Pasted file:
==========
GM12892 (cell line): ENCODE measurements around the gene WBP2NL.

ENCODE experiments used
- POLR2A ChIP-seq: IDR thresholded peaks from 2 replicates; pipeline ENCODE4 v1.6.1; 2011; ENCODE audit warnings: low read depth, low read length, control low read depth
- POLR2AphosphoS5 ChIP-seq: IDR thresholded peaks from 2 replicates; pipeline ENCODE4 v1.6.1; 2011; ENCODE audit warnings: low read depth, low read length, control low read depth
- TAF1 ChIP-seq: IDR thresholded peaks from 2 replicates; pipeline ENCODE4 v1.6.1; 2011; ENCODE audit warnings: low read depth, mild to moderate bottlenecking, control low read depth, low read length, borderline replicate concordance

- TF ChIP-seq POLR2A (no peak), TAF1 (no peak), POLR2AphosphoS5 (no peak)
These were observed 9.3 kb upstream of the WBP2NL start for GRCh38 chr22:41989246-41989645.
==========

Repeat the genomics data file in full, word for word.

GM12892 (cell line): ENCODE measurements around the gene WBP2NL.

ENCODE experiments used
- POLR2A ChIP-seq: IDR thresholded peaks from 2 replicates; pipeline ENCODE4 v1.6.1; 2011; ENCODE audit warnings: low read depth, low read length, control low read depth
- POLR2AphosphoS5 ChIP-seq: IDR thresholded peaks from 2 replicates; pipeline ENCODE4 v1.6.1; 2011; ENCODE audit warnings: low read depth, low read length, control low read depth
- TAF1 ChIP-seq: IDR thresholded peaks from 2 replicates; pipeline ENCODE4 v1.6.1; 2011; ENCODE audit warnings: low read depth, mild to moderate bottlenecking, control low read depth, low read length, borderline replicate concordance

- TF ChIP-seq POLR2A (no peak), TAF1 (no peak), POLR2AphosphoS5 (no peak)
These were observed 9.3 kb upstream of the WBP2NL start for GRCh38 chr22:41989246-41989645.